Posted on 27 Dec 2010 21:31:28 GMT
Last edited by the author on 28 Dec 2010 19:35:39 GMT
This is a fair review of this film.

Overall the film is a sympathetic, and at times, a striking visualisation of the book. The opening scene mentioned (Hermione's protection of her parents) is one of several that the producers have extrapolated from the secondary detail of the book. It's pathos perfectly sets the tone for the rest of the film. One other scene is the first encounter with the snatchers. Here the effect of the defensive spells is dramatically portrayed. Just how close the three are to being caught amplifies the tension.

The significant difference compared to the book is that Harry's waning confidence in Dumbledore which is produced by Reeta Skeeta's defamatory biography is almost totally absent. Sadly the ironical comedy in her narratives and the interviews with 'Dogbreath' Doge are not included in the film. The film certainly mutes the latter character, as well as Ron's batty aunt ("Here boy, give me your chair; I'm a hundred and seven!")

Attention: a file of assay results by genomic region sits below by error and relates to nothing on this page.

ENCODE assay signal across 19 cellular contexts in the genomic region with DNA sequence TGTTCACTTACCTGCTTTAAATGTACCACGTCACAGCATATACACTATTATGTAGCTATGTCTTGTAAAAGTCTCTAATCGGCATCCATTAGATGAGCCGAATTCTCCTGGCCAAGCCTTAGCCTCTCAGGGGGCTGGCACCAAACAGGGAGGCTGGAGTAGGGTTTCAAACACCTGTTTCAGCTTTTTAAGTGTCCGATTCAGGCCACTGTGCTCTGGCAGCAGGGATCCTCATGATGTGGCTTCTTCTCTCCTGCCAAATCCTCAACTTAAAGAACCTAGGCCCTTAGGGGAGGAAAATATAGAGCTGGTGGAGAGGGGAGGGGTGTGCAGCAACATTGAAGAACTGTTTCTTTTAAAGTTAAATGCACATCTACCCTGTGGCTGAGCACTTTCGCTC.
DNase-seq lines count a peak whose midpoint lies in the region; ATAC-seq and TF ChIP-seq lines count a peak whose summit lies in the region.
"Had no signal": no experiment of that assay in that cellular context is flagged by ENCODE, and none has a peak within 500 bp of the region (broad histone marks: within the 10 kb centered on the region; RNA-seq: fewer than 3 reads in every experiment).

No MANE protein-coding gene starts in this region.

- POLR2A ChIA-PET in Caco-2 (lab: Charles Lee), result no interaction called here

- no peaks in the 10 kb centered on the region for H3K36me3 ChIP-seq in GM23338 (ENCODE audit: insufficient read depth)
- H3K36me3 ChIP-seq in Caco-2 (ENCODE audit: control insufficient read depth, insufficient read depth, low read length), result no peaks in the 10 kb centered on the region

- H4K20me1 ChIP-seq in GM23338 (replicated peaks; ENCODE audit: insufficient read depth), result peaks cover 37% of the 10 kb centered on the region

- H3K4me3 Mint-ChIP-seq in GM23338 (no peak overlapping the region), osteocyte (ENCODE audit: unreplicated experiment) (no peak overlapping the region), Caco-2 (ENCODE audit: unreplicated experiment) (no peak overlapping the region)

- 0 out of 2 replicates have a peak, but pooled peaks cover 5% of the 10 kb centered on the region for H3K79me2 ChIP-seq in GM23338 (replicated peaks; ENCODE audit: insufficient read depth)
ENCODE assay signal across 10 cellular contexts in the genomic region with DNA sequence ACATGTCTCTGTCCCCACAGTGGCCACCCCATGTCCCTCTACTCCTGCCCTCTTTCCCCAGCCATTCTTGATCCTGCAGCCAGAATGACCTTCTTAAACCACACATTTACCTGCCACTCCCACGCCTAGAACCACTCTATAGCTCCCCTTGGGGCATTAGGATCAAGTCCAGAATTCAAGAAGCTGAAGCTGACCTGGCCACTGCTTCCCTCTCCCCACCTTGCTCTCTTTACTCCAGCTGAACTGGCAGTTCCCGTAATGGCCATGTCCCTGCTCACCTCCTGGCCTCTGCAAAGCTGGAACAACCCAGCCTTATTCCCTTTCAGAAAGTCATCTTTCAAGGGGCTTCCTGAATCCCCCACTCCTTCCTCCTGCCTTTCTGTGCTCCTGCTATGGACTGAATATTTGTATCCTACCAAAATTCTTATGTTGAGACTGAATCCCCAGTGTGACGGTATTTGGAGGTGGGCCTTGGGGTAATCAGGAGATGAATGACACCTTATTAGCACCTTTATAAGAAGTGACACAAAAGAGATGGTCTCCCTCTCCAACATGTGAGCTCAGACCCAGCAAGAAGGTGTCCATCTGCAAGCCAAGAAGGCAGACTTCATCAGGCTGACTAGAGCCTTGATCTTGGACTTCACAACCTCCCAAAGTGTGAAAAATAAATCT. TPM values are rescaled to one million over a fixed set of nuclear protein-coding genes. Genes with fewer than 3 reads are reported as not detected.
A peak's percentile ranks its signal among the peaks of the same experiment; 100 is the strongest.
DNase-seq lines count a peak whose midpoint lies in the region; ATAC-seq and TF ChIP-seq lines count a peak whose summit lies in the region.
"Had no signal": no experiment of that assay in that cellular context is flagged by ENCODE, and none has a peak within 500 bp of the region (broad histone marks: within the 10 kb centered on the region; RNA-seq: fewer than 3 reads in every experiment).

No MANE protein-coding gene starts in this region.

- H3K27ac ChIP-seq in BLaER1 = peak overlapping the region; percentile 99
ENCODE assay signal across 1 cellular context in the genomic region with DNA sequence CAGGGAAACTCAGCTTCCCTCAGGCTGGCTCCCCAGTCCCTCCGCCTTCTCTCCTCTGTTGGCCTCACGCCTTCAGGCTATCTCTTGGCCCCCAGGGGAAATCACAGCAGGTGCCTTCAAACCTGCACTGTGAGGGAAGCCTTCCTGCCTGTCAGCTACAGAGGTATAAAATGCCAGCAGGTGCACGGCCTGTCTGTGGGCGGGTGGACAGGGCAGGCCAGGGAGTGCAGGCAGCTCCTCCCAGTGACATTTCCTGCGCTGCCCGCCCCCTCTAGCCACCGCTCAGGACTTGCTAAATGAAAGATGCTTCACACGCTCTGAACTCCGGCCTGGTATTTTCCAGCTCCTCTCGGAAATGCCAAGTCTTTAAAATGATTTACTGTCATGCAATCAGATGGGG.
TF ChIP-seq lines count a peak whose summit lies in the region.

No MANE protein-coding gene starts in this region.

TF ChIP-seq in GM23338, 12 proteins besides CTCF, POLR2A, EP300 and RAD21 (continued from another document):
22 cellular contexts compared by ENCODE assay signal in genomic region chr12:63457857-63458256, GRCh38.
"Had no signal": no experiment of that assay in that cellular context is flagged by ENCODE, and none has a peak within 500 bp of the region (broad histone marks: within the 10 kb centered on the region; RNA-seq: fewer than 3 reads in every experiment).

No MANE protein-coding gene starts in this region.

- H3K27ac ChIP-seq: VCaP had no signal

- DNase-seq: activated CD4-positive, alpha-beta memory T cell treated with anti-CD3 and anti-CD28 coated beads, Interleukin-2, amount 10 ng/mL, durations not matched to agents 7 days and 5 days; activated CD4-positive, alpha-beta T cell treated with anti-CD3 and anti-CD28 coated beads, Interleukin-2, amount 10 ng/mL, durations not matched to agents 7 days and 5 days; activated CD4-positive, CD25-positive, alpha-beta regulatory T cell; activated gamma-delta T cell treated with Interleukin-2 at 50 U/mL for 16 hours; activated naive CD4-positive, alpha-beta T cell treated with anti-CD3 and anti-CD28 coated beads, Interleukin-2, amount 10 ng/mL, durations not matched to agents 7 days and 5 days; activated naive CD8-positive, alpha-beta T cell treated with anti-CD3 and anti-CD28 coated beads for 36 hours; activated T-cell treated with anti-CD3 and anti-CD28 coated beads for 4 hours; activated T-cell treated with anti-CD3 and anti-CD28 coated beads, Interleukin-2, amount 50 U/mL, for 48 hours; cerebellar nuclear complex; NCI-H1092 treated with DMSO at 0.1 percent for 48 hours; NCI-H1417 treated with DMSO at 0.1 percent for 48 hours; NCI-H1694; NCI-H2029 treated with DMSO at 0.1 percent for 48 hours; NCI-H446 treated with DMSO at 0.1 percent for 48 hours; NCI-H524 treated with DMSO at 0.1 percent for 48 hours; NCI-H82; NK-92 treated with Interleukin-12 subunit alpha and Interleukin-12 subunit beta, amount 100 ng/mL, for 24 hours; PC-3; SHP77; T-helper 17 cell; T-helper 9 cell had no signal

However the comedy that the scriptwriters have inserted, making use of the possibilities in certain scenes, more than compensates. One example is the Ministry official's wife kissing a transforming Ron. Another is Hermione's answer to Harry's question, 'Are you still mad with Ron?' - "I'm ALWAYS mad with him!". But best by far is the episode at the Dursley's where the six wizards transform into copy Harry's.

The chase scene at the beginning of the story was always one that could have been improved. It makes no use of scenery. This is certainly an opportunity well taken by the producers.